DETROIT -- While Detroit and Michigan are recovering from the recession and auto industry meltdown, the South is surging with two new assembly plants slated to open this year.
Volkswagen's Chattanooga assembly plant and Toyota's manufacturing facility near Tupelo, Miss., along with their suppliers will employ thousands of new workers as the auto industry continues a shift South.
"Tennessee is poised for great things," said U.S. Sen. Bob Corker, R-Tenn., at the North American International Auto Show this week.
Corker said he's still hopeful Detroit comes back strong.
"Alan Mulally is one of my heroes," he said about the Ford Motor Co. chief executive. At the auto show, Ford announced plans to hire as many as 7,000 workers over the next two years.
But, Corker said Tennessee is a "pro-business state" appealing to not just auto manufacturers but other industries and technologies as well.
Earlier this week, Nissan announced it will move production of its Rogue crossover sport utility vehicle from its factory in Kyushu, Japan, to its facility in Smyrna, Tenn.
The shift, which will take place by 2013, will bring more than 100,000 units of production to the Smyrna plant, according to Nissan.
Meanwhile, Michigan's seasonally adjusted jobless rate for November was 12.4 percent, tied for second-highest in the nation with California and behind only Nevada.
While economic developers in the South still have a lot of work to do, Tennessee's unemployment rate was 9.4 percent in November. Georgia's jobless rate was 10.1 percent.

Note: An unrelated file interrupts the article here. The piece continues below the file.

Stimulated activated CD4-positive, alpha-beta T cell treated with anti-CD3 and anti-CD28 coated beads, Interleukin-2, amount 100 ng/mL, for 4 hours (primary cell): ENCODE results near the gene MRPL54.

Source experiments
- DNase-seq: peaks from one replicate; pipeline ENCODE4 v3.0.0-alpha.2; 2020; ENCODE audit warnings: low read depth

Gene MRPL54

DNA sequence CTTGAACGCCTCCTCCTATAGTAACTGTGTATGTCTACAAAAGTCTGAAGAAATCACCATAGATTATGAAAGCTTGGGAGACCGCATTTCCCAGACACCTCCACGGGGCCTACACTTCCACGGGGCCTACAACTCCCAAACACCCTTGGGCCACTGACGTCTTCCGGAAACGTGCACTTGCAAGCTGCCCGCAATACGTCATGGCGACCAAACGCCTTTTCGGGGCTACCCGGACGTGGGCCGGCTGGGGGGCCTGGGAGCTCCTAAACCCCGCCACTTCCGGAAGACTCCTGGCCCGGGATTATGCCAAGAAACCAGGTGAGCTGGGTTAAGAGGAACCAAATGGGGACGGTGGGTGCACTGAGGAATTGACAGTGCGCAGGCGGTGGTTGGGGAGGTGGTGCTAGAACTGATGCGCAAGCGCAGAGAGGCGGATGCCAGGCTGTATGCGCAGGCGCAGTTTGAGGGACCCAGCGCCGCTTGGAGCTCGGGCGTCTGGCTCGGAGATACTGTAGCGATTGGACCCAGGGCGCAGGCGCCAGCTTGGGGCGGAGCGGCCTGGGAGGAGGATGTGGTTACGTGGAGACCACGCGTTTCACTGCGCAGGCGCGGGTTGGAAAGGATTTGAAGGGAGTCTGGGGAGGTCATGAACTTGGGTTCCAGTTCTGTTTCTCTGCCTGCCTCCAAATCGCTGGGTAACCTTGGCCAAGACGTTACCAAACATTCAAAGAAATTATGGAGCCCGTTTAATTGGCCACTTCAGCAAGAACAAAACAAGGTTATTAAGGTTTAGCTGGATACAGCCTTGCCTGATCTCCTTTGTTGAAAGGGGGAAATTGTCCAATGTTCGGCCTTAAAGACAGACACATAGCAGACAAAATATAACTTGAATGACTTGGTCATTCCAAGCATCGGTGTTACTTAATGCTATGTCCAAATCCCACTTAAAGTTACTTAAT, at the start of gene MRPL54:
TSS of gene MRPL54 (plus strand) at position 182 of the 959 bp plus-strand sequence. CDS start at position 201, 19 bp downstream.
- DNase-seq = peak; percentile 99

The national unemployment rate was 9.4 percent in December.
Detroit and Michigan are seeing improvement as the auto industry comes back and the state undergoes growth in other segments of the economy.
Mulally said at the auto show that Ford is boosting expectations for industrywide sales in 2011 in the United States.
"Clearly we're on a good growth mode," he said.
Luis Cisneros, who works for auto industry supplier Continental and was at a Ford F-150 production plant in Dearborn, Mich., last week, said he is seeing the industry turnaround.
"We're producing more parts," he said, adding that the business also supplies General Motors and Chrysler along with some European car companies.
Olivier Francois, the Chrysler brand's CEO, said at the auto show that Detroit has a passion for the auto business.
He said that energy "burns through the coldest January morning."
Room to grow
Still, the South and Chattanooga have opportunities to grow the auto sector.
Chattanooga's VW plant has hired more than 1,200 of the 2,000 employees it has announced plans to employ. VW's supplier park, meanwhile, has room to grow as well.
On Monday, VW Group of America CEO Jonathan Browning said VW has the ability to expand the Chattanooga plant from producing 150,000 vehicles annually to 250,000 by adding some lines in its paint shop.
Also, by building a mirror image of the plant on land at Enterprise South industrial park already committed to VW, production could hit 500,000 units, he said.
Tennessee Gov. Phil Bredesen also cited Chattanooga and Hamilton County for having the foresight to create Enterprise South and save the expanse of land for a big automotive project.
"The availability of that site, that was a key," he said.